"I cannot speak my son, for the stone wall presses me,
I am built in between high stones here."
Her heart broke, so did the ground under her,
Her little son fell and died. (Leader 21)
Why tell this tale? Why would twenty-first century people be interested in a story that seems to be talking about a woman being sacrificed so that a building may stand? Are there no feminists in Hungary who could raise their voices against such a story being told and retold? Is the story about the woman? Is it about the men? Is it about the building? Is it about the act of construction? Could it be about them all? Or could it have another message hidden among the words?
to find out what we think about it.
Bencze, Iren. “The Walled-up Wife”: In Search of Meaning in the Perpetuation of the Ballads Komuves Kelemen and Mesterul Manole
. Logan, UT, USA: Utah State University, 2004.
Dundes, Alan, ed. The Walled-Up Wife
. Madison, USA: U of Wisconsin P, 1996.
Leader, Ninon. Hungarian Classical Ballads and their Folklore
. Cambridge, UK: Cambridge UP, 1967.
Images from the 'Komuves Kelemen' musical
performed by the Military Group (Honved Egyuttes
'Komuves Kelemen' musical on CD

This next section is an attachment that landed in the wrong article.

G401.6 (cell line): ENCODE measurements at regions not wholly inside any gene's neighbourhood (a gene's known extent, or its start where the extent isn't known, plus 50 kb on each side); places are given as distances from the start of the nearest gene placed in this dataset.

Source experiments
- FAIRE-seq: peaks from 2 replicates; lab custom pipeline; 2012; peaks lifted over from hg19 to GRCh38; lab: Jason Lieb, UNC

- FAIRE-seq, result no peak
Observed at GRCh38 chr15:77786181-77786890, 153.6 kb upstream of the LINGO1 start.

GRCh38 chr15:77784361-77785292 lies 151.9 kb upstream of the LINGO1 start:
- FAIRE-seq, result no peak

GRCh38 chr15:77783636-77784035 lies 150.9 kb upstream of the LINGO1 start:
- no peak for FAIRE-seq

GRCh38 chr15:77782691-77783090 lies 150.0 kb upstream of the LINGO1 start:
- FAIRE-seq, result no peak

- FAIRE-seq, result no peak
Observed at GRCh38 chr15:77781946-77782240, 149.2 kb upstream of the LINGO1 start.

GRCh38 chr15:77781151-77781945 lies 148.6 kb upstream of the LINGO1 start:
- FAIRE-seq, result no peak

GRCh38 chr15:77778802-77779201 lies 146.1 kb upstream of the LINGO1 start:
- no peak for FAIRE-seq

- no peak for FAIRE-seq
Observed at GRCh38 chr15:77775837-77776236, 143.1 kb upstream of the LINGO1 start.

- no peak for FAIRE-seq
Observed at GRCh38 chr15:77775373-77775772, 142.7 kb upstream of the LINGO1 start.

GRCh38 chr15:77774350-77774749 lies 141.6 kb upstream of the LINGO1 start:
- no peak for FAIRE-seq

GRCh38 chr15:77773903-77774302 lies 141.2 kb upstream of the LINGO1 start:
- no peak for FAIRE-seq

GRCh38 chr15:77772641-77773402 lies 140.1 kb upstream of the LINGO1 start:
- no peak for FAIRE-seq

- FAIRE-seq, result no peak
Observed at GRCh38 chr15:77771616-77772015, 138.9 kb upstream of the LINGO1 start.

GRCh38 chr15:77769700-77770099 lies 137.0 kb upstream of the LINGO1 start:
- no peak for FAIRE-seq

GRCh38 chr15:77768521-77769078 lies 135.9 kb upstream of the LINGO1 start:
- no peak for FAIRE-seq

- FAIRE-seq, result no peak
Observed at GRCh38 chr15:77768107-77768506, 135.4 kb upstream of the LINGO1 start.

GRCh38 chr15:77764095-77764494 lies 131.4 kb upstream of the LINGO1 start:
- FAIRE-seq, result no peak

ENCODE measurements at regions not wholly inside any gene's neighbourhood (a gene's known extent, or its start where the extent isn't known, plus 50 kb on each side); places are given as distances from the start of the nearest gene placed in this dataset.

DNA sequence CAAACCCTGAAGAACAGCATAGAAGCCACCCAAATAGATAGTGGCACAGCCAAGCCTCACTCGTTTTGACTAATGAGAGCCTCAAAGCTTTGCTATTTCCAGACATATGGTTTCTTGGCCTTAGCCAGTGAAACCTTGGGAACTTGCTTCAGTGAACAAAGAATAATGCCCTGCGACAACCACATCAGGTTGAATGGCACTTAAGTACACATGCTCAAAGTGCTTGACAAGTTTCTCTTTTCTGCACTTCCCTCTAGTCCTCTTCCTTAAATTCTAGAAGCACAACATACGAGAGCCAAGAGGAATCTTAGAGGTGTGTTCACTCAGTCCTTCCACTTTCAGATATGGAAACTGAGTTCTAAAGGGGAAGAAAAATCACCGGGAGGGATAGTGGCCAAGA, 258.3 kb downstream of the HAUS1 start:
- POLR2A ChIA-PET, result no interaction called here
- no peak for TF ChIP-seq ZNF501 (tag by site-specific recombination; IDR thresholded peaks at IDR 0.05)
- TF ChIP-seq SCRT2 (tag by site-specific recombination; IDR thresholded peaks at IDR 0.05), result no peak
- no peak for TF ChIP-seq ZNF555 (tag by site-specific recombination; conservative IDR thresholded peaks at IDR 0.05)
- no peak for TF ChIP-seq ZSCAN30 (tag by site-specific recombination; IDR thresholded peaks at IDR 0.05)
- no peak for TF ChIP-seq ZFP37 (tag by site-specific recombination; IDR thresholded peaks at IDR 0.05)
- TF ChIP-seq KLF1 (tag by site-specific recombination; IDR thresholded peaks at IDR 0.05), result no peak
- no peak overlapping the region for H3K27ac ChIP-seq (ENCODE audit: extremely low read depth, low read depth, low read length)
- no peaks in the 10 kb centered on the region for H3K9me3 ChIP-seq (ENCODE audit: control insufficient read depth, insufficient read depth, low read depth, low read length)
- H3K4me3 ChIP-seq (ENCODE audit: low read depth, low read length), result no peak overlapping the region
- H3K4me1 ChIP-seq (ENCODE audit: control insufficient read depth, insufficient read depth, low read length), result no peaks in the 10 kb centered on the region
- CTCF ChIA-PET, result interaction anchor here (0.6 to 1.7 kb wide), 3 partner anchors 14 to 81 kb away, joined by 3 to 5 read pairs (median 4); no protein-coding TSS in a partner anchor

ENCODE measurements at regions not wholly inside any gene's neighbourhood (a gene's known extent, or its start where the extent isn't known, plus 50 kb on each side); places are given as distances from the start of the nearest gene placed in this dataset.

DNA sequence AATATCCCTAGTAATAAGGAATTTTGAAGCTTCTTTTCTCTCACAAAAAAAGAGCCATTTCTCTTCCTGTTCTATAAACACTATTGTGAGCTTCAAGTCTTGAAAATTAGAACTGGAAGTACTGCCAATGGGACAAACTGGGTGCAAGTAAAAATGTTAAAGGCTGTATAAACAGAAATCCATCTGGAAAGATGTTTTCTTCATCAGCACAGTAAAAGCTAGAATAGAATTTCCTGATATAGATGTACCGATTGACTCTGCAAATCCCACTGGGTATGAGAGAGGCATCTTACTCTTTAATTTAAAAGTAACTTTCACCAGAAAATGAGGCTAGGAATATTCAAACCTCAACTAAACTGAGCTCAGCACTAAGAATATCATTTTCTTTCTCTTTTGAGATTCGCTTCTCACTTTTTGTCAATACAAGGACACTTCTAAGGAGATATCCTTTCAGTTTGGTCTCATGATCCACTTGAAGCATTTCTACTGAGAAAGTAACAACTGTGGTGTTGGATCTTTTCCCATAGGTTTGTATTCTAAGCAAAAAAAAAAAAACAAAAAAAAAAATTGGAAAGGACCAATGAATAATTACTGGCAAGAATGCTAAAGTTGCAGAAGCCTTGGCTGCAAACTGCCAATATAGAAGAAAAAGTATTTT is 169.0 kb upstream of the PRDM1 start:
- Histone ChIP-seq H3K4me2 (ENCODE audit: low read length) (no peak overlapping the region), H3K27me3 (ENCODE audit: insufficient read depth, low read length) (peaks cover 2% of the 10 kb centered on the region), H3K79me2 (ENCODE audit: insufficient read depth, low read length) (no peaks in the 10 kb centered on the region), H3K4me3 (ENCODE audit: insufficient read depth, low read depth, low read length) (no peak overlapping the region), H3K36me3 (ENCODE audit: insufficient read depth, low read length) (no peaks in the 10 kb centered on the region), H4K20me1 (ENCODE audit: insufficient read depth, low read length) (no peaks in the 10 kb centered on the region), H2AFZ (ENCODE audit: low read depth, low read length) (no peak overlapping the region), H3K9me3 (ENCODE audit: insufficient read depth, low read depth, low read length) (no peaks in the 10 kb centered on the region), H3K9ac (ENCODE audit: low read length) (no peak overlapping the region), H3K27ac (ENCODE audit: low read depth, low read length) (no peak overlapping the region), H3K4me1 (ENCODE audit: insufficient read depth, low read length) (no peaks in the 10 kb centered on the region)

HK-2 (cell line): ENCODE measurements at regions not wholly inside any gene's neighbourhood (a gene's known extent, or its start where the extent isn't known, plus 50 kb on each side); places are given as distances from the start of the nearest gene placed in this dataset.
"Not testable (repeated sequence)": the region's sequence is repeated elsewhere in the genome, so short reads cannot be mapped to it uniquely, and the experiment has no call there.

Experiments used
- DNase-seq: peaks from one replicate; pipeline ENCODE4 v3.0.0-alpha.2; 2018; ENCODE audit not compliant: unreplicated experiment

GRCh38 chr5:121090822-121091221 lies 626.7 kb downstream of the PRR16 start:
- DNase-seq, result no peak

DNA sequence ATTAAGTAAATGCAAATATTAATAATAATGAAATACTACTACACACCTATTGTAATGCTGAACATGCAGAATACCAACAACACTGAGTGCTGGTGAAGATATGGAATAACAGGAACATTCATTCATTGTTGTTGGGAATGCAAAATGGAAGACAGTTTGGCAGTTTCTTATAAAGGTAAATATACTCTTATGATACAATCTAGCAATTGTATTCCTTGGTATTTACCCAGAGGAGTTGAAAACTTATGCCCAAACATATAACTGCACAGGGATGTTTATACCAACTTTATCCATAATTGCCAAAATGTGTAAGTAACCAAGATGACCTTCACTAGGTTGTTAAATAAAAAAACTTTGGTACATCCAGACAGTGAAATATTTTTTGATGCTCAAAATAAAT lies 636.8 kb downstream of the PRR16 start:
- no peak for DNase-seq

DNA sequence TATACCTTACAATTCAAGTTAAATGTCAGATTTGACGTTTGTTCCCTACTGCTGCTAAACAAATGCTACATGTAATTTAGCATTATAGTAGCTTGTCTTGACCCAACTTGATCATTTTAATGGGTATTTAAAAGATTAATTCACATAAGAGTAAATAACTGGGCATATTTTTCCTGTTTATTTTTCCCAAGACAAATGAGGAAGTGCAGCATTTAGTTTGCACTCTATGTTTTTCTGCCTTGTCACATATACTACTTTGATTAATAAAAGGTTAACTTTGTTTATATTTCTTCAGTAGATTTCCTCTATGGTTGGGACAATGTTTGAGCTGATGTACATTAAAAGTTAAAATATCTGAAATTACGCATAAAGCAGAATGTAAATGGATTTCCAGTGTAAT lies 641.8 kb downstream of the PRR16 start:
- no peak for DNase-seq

Flaccus Publishing bookstore
'Komuves Kelemen' lyrics --
13 out of the 16 tracks
The cornerstone: a substitute for the old practice of immuring a living person in the walls?
More on this subject coming up in subsequent articles.
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'The Walled-up Wife' - 2
Why would twenty-first century people be interested in a story that seems to be talking about a woman being sacrificed so that a building may stand? Is the story about the woman? Is it about the men? Is it about the building? Is it about the act of construction? Could it be about them all? Or could it have another message hidden among the words?
Humans everywhere are fueled by the satisfaction that comes from a job well done, from a creation that has value for generations...